What do personnel files say about a person?
When I counsel our nonprofit members on the legal risks associated with a termination decision, one of the first questions I ask is, “What impression would I have of this employee if I just read her personnel file?” As a former trial attorney, I can assure you that juries want to see documentation that an employee was put on notice of performance deficiencies and provided specific examples of unacceptable work/conduct, and provided the necessary training and time to correct the behavior.
Since almost every juror is/was an employee, regardless of the legal standards at issue, they are more likely to give credence to an unlawful motivation put forward by an employee if the principles of fundamental fairness are not followed when the employee was terminated. The old adage, “A good termination should come as no surprise,” is based on this principle.
But what if you have a long-term, satisfactory employee whose performance takes a serious turn for the worse? In this instance, do not wait for the annual review to bring this issue up, but address it in a Performance Improvement Plan (PIP) or other written mid-year evaluation. I have attached a sample PIP for those nonprofits who would like to see a sample.
Of course, performance reviews can be a two-edged sword if a manager pressed for time rates every employee satisfactory every year, and does nothing more than check the boxes. For that reason, supervisors and managers should be evaluated on their ability to timely and thoroughly complete reviews. Typically, it is up to the HR Department to ensure that all staff, but especially managers, are supported and trained on conducting reviews, setting goals, and ensuring that these reviews accurately reflect work performance and behavioral concerns.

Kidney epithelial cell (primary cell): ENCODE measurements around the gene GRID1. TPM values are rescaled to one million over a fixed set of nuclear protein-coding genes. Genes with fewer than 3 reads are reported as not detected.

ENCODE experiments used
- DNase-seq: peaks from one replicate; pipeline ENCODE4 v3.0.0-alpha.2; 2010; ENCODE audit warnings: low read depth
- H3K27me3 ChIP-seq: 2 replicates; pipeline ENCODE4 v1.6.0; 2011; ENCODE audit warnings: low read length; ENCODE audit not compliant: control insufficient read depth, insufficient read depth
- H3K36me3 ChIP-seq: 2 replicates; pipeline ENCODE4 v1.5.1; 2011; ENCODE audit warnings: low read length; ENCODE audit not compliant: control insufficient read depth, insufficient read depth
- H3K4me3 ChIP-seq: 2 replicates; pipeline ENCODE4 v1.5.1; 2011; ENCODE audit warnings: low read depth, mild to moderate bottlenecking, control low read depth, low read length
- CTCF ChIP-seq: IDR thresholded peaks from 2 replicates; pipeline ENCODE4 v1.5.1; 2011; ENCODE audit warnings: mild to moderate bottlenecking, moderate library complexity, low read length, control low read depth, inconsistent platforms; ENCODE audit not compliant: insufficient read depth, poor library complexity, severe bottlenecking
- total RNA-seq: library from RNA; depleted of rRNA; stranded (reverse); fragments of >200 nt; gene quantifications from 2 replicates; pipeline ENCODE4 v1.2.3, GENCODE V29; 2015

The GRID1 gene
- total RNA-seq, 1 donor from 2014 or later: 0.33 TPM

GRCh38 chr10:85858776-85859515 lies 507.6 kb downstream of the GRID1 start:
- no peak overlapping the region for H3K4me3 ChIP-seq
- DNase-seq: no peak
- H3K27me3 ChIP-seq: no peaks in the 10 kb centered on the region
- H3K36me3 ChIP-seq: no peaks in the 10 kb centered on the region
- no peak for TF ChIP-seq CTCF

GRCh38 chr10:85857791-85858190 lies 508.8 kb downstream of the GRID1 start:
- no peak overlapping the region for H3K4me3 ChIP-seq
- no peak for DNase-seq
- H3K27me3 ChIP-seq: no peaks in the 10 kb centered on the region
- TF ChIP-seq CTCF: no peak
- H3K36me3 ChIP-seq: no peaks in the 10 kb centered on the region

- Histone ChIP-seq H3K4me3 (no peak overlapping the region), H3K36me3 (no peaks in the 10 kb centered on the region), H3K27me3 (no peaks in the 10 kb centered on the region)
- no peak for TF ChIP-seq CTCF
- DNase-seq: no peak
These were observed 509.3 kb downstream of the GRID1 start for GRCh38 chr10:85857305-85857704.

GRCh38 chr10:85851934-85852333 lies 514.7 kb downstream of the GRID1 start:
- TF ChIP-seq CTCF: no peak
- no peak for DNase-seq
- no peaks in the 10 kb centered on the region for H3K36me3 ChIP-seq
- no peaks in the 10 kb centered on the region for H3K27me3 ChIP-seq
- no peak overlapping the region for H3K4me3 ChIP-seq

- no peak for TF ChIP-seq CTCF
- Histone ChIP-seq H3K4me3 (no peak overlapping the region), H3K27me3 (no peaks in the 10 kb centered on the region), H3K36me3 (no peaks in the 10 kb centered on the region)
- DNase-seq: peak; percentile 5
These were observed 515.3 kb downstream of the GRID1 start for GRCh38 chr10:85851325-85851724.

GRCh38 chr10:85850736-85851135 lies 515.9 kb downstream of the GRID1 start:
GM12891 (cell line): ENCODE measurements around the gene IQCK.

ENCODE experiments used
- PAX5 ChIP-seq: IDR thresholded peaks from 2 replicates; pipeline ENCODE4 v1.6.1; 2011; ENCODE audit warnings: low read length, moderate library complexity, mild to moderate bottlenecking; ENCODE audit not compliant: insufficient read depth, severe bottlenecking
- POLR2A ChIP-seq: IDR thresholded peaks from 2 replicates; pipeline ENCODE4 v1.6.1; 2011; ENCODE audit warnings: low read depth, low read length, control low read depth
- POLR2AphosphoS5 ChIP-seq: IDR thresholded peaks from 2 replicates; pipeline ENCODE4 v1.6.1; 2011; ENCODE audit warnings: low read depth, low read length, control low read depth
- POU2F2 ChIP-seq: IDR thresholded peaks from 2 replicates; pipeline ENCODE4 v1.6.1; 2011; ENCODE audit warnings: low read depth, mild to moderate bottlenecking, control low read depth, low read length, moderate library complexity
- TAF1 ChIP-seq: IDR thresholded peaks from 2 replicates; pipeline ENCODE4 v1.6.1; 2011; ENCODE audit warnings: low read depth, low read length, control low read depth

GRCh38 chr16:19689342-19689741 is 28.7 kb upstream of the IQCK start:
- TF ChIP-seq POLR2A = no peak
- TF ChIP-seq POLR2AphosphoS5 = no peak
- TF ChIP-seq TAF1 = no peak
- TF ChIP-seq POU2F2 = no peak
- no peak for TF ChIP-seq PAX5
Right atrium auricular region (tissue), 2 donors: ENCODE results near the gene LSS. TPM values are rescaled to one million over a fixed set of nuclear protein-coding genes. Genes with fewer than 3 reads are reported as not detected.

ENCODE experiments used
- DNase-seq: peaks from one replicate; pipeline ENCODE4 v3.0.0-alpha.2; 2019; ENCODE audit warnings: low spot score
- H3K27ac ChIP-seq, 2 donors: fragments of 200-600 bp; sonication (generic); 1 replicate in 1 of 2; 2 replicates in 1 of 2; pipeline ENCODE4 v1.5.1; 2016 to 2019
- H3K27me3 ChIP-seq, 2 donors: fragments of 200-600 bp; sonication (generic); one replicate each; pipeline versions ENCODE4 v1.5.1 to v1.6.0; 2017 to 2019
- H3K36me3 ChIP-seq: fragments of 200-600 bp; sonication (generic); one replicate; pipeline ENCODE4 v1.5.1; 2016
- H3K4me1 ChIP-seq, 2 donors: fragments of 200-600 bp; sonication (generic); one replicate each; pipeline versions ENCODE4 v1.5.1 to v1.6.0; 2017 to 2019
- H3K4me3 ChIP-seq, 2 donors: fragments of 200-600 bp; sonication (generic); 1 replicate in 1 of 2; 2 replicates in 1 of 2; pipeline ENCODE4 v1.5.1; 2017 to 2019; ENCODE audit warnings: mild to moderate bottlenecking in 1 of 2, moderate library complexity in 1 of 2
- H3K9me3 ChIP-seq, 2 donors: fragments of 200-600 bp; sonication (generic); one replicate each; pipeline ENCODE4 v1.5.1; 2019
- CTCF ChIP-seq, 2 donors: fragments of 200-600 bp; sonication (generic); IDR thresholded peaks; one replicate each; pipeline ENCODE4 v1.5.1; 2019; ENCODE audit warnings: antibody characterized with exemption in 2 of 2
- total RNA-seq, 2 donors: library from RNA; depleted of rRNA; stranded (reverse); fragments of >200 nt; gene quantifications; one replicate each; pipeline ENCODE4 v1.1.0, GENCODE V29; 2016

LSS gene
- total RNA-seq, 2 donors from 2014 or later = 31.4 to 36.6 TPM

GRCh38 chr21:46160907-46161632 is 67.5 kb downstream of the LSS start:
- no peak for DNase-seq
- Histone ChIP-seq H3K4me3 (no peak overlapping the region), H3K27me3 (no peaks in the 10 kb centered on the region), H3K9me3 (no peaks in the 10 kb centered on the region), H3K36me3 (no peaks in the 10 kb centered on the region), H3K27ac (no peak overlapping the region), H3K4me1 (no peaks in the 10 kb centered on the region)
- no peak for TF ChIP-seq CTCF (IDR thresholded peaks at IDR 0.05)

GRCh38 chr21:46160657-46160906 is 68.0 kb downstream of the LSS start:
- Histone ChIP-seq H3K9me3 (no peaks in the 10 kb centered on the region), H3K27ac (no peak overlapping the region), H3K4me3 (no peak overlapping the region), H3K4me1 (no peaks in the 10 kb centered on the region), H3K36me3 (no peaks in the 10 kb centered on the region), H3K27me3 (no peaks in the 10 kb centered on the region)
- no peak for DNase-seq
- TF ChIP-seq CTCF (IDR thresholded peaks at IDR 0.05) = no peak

So it seems to me you’ve got a sales job ahead of you – one that requires you to assist the executive team in recognizing the value of the performance review not only to mitigate the legal risks associated with employment decisions as I’ve described above, but also as an essential tool to motivate employees, further develop the nonprofit’s mission, and establish goals for individuals and work teams. Once you’ve got the buy-in from the executive team, it is essential that the entire agency receive training on the purpose and process of this new tool, with the goal of the agency to embrace performance review as an essential communication tool that is beneficial for staff and management.
Here is a sample Performance Evaluation and Performance Improvement Plan that you can modify. And if you’d like to read a great overview of the mechanics and process of establishing a Performance Review system, I encourage you to read the chapter on Performance Reviews in The Nonprofit’s Guide to Human Resources by Blue Avocado Editor, Jan Masaoka.
Ellen Aldridge, J.D. is a Labor and Employment Risk Manager for the Nonprofits Insurance Alliance Group. Ellen has practiced labor and employment law for 21 years in both the public and private sectors – representing and advising management in wrongful termination, wage and hour, discrimination and sexual harassment cases. With Nonprofits Insurance Alliance Group, Ellen advises nonprofits with D&O insurance about employment issues – before they are sued – to help keep them out of court. Ellen claims to be very conscientious about doing performance reviews for her dog.